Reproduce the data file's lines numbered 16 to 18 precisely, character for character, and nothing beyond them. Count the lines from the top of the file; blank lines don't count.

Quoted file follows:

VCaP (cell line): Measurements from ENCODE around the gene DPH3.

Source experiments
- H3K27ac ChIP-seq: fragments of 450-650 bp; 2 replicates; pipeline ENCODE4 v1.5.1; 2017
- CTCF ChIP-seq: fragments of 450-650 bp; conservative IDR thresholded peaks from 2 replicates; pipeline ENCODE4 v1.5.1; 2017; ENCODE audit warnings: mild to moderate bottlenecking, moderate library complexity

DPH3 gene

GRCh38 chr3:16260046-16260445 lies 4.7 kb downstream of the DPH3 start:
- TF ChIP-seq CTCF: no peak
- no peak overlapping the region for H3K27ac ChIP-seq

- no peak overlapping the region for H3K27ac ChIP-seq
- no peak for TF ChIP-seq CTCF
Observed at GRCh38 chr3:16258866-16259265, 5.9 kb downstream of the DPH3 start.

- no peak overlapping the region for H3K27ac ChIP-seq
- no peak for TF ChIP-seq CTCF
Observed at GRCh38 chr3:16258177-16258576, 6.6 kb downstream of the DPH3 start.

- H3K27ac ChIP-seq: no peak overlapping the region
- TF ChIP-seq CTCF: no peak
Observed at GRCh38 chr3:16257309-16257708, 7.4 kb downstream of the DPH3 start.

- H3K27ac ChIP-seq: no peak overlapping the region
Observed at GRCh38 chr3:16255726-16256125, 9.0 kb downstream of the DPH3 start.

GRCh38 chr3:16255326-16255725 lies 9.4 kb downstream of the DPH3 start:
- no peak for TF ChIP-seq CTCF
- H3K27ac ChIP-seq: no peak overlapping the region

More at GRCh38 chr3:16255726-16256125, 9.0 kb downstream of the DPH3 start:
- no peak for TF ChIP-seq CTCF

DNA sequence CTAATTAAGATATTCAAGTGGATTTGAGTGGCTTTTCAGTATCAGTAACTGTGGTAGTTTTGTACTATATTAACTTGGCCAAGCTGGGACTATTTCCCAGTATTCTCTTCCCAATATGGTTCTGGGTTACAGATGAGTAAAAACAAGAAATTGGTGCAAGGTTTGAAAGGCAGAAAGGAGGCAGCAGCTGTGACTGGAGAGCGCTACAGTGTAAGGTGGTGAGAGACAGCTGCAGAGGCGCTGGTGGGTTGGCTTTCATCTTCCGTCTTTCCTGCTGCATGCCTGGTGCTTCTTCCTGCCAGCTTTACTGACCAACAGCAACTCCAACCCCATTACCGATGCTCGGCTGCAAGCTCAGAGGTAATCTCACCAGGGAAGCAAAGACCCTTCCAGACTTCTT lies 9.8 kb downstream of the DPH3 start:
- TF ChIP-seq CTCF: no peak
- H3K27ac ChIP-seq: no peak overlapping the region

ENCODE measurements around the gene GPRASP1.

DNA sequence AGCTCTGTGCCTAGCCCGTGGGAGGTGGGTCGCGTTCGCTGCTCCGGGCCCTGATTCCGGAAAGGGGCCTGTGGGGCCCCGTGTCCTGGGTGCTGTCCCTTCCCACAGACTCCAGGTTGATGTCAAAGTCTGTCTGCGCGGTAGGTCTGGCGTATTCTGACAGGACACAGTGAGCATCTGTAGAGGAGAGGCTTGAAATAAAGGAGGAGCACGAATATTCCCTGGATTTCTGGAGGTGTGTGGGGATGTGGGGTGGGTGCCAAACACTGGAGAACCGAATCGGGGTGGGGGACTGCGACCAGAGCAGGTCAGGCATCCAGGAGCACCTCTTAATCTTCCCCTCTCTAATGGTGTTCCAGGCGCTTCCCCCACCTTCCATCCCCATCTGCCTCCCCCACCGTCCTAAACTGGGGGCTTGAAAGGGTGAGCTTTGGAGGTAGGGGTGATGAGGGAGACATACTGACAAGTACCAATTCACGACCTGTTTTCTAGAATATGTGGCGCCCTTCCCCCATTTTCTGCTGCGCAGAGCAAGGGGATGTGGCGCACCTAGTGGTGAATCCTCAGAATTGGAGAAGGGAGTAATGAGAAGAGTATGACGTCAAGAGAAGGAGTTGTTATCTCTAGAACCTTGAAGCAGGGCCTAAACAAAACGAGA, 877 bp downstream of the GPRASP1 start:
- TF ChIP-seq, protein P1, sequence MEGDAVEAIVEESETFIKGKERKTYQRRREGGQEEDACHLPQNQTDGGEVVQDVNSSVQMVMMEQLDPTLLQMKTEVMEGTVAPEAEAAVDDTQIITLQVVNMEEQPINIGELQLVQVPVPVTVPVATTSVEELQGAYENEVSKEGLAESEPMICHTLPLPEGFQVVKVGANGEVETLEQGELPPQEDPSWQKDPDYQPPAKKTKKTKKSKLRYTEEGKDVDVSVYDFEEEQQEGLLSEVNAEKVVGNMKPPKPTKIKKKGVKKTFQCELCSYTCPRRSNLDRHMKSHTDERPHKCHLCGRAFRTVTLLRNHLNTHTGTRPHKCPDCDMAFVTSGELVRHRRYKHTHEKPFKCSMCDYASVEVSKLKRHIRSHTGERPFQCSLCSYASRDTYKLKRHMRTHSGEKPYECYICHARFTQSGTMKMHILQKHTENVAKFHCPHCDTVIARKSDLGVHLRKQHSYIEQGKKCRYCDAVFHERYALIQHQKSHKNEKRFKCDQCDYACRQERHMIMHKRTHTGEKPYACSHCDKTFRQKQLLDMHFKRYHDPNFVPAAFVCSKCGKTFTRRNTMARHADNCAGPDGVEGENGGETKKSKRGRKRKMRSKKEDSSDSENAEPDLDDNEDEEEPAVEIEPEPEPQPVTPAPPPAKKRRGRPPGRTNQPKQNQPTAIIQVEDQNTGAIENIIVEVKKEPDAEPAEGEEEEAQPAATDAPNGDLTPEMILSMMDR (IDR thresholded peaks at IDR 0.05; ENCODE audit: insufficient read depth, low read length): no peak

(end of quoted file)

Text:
- TF ChIP-seq CTCF: no peak
Observed at GRCh38 chr3:16257309-16257708, 7.4 kb downstream of the DPH3 start.

- H3K27ac ChIP-seq: no peak overlapping the region